Baking like a Shaker: Classes at Hancock Shaker Village share secrets from the past


A visit to Hancock Shaker Village is always a recipe for serenity and inspiration. Sit on a bench under one of the 15 varieties of apple tree for a feeling of ease. Follow the wooden walkways between the open gardens and the beautiful remaining buildings of the City of Hope -- the Shaker name for this village -- and feel glad to be there. Watch water-powered turbines Shakers developed to automate lathes, other woodworking machines and their own innovative design for 19th-century washing machines to realize what people can accomplish.

To make your time here even more memorable, select a topic you'd like to learn more about and get a personal half-hour or hourlong Shaker tour.

Among the many choices such as Shaker spirituality, architecture, various collections, child rearing, farm life, schooling, is a demonstration lesson in simple Shaker cooking given by a costumed interpreter in the 1830 kitchen of the Brick Dwelling. Participation is encouraged but not required.

"They're interested in experiencing a historic kitchen," said Laura Wolf, director of operations and marketing for Hancock Shaker Village. "They're learning about the culture, the environment."

"It's a social experience," said Todd Burdick, director of interpretation, education and public programs. "They're just thrilled to get behind the scenes."

Wolf and Burdick said while it is best to reserve time for tours in advance, some people decide to add personal tours once they arrive and see what is offered at the village. On-the-spot requests may not be possible because preparation may be needed, or an experienced interpreter is not available.

Recently, longtime interpreter Lisa Ballantyne shared some Shaker tips and secrets to making a homey, easy, eat-at-least-once-a-day apple pie. Her students, all of whom had been to the village before, came from around the East Coast. Linda Price came from Milford, Conn., Bill Thompson came from Brooklyn, N.Y. and Taunya Ferguson from Washington, D.C. Other people, not in the class but touring through the kitchen, stopped to watch. And, after the pie came out of the oven later on, to taste.

Ballantyne started by making a traditional lard crust. Shakers made and ate a lot of pies, she said. The hundred or so believers -- United Society of Believers in Christ's Second Coming is their correct name -- living and dining in the Brick Dwelling might eat pie at every meal and lard was the preferred shortening because it makes a tender, flaky crust.

While the crust chilled, interpreter Genie Daniels took the students into the apple orchard to gather fruit. The students picked a Shaker basket full of small, round, winter-hardy yellow transparent apples that had ripened in early July, one of 15 varieties grown there.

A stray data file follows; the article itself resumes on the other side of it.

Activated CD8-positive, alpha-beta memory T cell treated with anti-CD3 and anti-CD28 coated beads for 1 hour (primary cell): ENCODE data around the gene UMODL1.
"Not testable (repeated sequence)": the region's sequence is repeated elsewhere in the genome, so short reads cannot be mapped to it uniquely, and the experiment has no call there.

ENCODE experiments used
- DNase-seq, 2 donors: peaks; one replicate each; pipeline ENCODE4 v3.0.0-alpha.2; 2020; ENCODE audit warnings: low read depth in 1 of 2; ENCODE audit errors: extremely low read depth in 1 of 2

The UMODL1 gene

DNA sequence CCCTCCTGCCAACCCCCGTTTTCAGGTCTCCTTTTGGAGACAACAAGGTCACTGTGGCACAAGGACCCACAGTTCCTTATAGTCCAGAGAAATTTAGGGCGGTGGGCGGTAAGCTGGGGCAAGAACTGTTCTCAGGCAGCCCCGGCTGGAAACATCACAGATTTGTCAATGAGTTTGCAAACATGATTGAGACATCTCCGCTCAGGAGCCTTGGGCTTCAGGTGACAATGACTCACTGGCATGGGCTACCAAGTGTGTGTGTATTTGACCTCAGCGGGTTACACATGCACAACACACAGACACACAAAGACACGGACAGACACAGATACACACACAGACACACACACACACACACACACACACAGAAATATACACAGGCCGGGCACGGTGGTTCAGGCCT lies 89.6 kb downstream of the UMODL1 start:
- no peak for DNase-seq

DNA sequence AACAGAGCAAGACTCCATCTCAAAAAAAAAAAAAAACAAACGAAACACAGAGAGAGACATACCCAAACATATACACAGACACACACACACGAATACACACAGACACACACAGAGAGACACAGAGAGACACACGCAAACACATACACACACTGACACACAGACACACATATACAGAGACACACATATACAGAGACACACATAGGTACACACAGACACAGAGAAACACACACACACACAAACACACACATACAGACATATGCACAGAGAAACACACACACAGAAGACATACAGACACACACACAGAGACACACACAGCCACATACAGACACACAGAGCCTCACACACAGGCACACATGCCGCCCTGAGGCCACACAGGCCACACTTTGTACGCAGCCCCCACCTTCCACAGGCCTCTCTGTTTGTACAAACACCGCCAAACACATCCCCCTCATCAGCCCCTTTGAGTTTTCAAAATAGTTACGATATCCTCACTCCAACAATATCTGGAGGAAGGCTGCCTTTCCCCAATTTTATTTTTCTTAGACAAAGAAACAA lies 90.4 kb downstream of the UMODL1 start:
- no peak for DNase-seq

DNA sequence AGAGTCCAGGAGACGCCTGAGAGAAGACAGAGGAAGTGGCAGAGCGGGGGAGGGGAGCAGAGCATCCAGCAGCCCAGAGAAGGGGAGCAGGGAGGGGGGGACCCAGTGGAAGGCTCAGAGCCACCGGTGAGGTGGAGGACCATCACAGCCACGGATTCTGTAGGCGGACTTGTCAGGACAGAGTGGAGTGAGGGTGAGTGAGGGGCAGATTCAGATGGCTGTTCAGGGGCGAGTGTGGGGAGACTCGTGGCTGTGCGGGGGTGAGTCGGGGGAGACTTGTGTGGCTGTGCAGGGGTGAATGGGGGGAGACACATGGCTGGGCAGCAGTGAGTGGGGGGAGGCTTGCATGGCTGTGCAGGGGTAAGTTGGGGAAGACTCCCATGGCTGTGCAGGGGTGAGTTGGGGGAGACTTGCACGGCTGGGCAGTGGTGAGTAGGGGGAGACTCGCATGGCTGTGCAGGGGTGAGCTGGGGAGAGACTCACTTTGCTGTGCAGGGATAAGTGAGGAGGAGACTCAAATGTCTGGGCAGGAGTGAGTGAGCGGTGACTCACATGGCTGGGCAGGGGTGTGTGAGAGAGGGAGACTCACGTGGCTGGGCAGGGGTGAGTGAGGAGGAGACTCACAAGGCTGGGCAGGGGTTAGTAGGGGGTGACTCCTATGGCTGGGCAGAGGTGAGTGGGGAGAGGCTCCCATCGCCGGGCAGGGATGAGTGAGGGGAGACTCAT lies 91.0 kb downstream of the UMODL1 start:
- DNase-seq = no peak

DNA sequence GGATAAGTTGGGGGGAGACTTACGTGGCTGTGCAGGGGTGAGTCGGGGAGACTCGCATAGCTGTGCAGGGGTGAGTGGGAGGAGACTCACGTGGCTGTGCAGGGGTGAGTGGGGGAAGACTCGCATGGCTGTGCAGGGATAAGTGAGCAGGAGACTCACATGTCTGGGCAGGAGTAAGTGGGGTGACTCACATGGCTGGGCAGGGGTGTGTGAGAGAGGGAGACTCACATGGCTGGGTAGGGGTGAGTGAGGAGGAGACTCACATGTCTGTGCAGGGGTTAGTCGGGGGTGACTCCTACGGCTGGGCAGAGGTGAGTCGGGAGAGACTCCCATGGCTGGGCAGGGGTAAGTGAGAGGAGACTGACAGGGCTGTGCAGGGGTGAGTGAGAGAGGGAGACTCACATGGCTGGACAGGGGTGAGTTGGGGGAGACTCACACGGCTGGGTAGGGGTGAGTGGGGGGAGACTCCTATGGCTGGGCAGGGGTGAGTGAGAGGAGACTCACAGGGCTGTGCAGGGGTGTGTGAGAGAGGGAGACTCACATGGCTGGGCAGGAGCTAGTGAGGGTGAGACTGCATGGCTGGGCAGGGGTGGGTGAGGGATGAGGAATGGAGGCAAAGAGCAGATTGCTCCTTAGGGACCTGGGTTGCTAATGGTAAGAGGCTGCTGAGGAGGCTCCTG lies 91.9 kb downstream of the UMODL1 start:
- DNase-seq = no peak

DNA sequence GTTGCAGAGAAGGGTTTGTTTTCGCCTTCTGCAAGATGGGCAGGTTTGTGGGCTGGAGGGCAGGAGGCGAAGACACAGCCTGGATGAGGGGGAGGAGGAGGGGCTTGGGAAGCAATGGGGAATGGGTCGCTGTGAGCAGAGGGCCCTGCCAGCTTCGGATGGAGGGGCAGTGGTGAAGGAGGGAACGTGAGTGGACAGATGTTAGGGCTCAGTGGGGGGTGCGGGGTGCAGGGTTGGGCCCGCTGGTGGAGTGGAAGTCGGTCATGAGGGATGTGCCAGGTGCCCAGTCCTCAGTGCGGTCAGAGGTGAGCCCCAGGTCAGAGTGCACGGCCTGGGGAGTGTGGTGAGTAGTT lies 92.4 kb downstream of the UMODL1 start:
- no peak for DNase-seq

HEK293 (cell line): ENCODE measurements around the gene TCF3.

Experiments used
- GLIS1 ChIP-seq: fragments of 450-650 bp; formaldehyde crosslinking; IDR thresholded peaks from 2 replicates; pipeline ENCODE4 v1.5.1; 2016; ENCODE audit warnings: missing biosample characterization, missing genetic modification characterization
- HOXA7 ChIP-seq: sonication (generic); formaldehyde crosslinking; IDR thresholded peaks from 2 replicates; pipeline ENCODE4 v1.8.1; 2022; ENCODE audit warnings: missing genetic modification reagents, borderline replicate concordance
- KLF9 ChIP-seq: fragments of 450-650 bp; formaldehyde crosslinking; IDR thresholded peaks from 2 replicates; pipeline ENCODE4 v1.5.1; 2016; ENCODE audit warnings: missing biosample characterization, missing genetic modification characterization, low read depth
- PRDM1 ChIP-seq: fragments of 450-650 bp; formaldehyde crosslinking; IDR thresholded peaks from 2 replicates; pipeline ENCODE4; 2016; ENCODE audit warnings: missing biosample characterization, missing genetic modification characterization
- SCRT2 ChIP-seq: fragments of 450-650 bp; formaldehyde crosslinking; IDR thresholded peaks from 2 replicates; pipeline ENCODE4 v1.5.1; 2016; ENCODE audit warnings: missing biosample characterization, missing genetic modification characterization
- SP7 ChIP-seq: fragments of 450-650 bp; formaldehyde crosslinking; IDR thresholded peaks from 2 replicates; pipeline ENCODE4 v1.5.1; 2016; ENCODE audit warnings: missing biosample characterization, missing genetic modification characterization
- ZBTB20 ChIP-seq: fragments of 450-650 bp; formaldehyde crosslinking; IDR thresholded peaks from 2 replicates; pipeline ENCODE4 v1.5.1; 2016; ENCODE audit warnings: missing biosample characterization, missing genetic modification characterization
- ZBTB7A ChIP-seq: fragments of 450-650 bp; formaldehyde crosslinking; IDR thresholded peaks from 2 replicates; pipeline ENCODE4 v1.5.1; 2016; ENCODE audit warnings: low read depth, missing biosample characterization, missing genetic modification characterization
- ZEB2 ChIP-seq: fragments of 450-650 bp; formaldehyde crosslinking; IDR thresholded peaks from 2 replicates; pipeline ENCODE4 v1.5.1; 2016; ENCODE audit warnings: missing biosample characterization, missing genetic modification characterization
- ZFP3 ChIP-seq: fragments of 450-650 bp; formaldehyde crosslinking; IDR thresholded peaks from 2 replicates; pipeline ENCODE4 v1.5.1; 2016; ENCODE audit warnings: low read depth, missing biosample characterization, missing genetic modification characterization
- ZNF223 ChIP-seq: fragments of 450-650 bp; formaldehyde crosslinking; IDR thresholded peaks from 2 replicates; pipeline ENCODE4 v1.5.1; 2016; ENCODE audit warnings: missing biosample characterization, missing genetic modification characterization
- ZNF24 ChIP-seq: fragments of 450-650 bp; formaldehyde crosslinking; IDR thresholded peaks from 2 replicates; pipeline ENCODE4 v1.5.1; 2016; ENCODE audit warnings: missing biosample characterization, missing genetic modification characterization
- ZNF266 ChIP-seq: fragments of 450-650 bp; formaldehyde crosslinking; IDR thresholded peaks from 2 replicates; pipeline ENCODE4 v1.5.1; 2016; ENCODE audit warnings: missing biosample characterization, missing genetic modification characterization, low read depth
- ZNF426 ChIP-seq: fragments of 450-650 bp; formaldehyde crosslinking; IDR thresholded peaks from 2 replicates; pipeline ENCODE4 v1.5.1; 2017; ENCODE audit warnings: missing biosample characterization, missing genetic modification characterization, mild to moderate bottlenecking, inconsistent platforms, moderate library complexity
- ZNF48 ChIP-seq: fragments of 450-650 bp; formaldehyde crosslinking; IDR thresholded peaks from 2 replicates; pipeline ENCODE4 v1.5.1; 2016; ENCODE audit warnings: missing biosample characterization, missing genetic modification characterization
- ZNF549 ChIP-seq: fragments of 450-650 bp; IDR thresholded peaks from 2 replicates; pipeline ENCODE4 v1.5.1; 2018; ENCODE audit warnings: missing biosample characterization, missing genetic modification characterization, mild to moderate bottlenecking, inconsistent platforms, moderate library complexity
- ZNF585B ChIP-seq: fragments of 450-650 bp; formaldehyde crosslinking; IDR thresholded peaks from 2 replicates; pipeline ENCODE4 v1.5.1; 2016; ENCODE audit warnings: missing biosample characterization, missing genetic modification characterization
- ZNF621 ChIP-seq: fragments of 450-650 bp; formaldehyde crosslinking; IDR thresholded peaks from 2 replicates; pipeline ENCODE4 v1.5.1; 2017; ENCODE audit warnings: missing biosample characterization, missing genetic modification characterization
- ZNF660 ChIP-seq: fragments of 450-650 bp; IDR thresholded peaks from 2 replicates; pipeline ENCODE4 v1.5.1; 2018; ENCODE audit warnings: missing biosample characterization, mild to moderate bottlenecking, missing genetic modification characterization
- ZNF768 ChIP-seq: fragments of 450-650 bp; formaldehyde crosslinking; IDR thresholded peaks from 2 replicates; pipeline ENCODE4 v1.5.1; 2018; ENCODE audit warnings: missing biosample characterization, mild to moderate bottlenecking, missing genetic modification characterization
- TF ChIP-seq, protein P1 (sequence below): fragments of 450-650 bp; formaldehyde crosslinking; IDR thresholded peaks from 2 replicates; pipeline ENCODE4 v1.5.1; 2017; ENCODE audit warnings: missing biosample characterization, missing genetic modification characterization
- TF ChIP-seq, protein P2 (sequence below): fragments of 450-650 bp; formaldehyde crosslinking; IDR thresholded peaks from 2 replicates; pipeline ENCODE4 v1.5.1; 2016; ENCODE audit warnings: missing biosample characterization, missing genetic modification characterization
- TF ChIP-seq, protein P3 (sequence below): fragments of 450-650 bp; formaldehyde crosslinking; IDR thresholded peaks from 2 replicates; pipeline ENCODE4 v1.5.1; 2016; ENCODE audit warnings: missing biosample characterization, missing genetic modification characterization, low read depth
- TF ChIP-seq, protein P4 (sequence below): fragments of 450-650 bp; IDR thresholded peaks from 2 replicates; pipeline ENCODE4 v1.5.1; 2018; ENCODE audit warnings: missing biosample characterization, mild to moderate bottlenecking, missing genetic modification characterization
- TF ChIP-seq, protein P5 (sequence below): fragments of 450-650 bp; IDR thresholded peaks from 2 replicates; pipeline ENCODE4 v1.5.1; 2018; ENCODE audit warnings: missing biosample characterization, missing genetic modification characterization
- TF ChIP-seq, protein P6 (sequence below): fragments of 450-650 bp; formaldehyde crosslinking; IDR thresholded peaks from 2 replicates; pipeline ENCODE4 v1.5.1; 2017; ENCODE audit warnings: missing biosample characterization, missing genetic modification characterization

Back in the kitchen, the students peeled and cut up the apples. Then they got to roll the crust with the Shaker-invented double rolling pin, the star of the lesson.

Everyone wanted to try it and to understand how it was different from and why it was superior to the common rolling pin. Ballantyne told them Shakers constantly refined and invented tools to make their work easier and faster. The double rolling pin does both -- and it makes lighter crusts and pastries because it weighs less and presses into the dough less heavily than a single rolling pin.

Ballantyne fitted the crust into a loaf pan, sprinkled a bit of sugar and cinnamon on the apple pieces without a recipe, poured them onto the crust and pressed the crust over the apples, leaving the pie open in the center for a rustic appearance.

Price, Thompson and Ferguson went off to tour the village while the pie baked. When they returned to the kitchen, the pie came out of the oven and back onto the table waiting to be cut and served. People stopped, drawn by the aroma of baked apples and sweet cinnamon.

Ballantyne had seen this before. "Whatever we make, everyone loves it," she said with enthusiasm.

One of those caught by the pie smell was Todd Cerveris, a Barrington Stage actor at the village for the first time. He mingled and joked with the class, played with the double rolling pin, asked questions and got to have a piece of warm apple pie. He knew he got lucky.

"Quite a few of our visitors who sign up for our "Create Your Own Shaker Experience" are first-time visitors," said Wolf. "They get the bang for their buck."


From North Union Shaker Village, Ohio

2 cups flour

1/2 teaspoon salt

2/3 cup lard, chilled

1/3 cup cold water

Sift flour with salt into mixing bowl. Cut in lard with pastry blender or two knives until crumb-like. Add water very gradually by sprinkling it in. Do not get crumbs too fine or dough too wet. Handle dough as little as possible. Form lightly into 2 balls and chill. Roll on a lightly floured board 1/8-inch thick. Yields enough for two 9-inch crusts or one 9-inch crust and some tart shells. From "The Best of Shaker Cooking" by Amy Bess Miller and Persis Fuller.


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